Empowering individuals to build a stronger community
Children’s Literature by Marge Lewter, president of the Library Board of Trustees
The profound meanings in children’s books sometimes do not become clear until we age. The meaning of a book to a child can be one thing, and something completely different for the parent or grandparent. There are lessons to be learned, actions demonstrated and attachments that stick in our minds. There are memories of reading and being read to, there are shared moments of insight and silly voices that stick in our minds.
Before my daughter was a year old, I read aloud the Barbara Kingsolver novel I was reading at the time, and she liked it just fine. Later, as I got more age appropriate books for her, she had some curious favorites. As time went on, we advanced to more complex bedtime books, but thankfully I kept the simple ones on the shelf. At one point, when I was convinced she was never going to learn to read herself, there was a turning point. She was upstairs alone and I overheard her reading aloud a familiar early story. Alter that she blazed through all the children’s books and on to novels!
Many children’s books have deeper meanings that are simply profound. Life skills are plainly enumerated in children’s books. Like author Robert Fulghum once said, “All I need to know, I learned in kindergarten”! I have a book called the Tao of Pooh and it explains the whole Winnie the Pooh community in terms of Eastern belief system of Toaism. The Lion, the Witch and the Wardrobe seems to be a fantasy, but it has Christian Symbolism throughout.”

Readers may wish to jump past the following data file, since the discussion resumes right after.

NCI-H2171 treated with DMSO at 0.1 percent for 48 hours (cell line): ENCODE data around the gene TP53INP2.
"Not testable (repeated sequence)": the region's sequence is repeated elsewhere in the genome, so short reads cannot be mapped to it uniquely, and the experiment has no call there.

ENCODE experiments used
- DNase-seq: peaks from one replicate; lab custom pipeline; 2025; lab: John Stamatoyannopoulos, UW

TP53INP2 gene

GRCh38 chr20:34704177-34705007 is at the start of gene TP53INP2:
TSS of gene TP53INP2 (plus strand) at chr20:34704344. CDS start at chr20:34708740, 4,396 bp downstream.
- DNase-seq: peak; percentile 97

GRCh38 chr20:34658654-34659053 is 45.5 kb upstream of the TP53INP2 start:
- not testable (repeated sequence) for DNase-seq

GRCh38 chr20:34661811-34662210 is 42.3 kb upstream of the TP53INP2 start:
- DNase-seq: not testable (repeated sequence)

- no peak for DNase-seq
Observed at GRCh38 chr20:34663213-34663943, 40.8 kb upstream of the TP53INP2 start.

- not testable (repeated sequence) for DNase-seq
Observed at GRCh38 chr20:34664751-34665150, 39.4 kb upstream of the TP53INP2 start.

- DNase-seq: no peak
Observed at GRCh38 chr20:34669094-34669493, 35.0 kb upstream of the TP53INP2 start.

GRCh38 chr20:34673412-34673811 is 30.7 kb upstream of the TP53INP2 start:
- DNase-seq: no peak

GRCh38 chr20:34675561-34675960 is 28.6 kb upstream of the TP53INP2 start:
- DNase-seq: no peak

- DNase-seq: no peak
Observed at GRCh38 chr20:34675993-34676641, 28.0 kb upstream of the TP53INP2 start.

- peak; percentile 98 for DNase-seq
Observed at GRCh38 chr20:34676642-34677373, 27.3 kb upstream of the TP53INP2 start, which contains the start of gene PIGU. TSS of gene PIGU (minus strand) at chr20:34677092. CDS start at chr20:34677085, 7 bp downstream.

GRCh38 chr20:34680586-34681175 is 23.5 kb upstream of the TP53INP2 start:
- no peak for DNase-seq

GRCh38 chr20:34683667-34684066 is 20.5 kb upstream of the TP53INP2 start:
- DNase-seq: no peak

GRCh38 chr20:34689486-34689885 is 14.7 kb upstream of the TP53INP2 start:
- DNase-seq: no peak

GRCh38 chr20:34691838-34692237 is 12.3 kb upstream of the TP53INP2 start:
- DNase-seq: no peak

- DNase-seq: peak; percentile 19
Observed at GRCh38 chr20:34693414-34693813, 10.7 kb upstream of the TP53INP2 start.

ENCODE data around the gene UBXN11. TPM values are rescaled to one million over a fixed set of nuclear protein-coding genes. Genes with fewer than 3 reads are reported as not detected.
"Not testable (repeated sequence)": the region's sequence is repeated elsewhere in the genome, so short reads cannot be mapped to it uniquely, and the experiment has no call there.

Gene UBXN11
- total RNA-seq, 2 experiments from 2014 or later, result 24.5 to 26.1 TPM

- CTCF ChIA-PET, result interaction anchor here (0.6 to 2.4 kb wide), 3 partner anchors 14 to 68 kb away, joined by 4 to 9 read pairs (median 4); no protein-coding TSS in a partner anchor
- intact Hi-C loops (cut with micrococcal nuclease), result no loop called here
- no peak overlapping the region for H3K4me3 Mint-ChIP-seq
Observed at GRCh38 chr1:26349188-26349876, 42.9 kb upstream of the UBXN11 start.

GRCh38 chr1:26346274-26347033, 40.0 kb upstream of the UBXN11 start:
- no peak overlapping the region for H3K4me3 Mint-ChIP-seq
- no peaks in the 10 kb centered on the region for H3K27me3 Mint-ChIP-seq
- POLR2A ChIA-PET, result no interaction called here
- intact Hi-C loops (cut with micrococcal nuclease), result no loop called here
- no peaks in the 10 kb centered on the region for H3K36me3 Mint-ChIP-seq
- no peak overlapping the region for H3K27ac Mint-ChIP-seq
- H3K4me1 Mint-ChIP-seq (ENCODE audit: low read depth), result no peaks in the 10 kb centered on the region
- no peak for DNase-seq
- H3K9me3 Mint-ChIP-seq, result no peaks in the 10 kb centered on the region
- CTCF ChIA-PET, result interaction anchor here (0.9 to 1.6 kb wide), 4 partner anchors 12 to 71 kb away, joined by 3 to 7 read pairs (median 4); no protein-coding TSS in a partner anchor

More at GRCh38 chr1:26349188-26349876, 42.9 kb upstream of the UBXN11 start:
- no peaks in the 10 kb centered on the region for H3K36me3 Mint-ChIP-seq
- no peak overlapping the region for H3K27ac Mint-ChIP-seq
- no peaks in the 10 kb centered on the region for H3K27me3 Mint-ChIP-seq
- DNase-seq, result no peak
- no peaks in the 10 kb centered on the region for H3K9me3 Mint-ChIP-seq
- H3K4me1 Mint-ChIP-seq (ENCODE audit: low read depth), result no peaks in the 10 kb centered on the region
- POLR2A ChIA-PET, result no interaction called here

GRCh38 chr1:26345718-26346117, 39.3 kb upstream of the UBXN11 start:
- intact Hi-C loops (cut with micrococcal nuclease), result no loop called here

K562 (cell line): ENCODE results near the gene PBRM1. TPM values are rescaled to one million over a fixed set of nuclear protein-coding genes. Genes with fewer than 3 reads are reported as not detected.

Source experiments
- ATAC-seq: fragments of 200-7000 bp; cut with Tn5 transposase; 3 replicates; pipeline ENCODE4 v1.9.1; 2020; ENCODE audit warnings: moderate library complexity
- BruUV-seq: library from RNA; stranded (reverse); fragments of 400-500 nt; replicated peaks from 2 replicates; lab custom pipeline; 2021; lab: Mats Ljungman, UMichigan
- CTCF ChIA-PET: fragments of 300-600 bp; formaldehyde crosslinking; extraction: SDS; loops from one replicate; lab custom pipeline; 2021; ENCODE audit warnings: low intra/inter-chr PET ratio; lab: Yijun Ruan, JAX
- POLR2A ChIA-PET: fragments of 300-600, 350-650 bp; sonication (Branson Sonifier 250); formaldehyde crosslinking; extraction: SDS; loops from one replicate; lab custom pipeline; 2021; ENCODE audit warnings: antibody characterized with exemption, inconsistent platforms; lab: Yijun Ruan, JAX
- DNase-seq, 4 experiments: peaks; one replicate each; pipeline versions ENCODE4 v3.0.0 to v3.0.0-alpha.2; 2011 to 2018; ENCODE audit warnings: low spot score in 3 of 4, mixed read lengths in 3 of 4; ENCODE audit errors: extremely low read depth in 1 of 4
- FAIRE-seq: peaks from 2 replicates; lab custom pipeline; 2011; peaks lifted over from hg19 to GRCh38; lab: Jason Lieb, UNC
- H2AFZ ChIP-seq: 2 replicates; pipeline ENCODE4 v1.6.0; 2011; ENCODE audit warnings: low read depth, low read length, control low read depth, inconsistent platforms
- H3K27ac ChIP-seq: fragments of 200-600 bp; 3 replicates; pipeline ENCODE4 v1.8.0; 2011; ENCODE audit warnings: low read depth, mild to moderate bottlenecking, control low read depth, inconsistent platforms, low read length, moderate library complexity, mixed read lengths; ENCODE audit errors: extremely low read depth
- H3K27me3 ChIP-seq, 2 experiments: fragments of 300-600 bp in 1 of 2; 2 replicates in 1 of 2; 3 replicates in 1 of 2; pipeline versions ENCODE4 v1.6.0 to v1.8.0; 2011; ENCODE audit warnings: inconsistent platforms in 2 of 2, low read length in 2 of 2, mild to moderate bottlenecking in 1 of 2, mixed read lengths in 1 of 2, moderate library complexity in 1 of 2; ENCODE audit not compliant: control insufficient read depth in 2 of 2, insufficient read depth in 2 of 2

Wild Things, the Joy of Reading Children’s Books as an Adult is a book about this very subject. As Bruce Handy states in his book, ”The best of children’s literature is every bit as rich and rewarding in its concerns, as honest and stylish in execution as the best adult literature, and also as complicated, stubborn, conflicted and mysterious. Like any worthwhile art, great children’s books are capable of speaking in many different ways to many different readers.”
Charlottes Webb is a wonderful story about a life well lived and death of a friend. In Horton Hears a Who, there is a statement that “a person is a person, no matter how small”. Isn’t this a wonderful lesson to teach our kids right from the start? Dr. Seuss stories are amazing any way you look at them. The artwork, the rhymes and the messages the rhymes tend to stick in the memory forever. Wow, I just have to think that reading these well-loved books imprints upon the young mind a sense of wonder, and a challenge to be brave, to persevere and to be true to yourself.
HUGE book sale at the Fall Festival: Make us your last stop and load up on books for your winter reading! If you can’t make it, the book barn can be opened on request for browsing. Convert donated books to cash for library support!
Get your $5 raffle ticket for a Barn Quilt at the library. The winner will be selected at the Fall Festival, October 14.
A kindle is also being raffled off for $1 at ticket. Winner to be drawn at Fall Festival.
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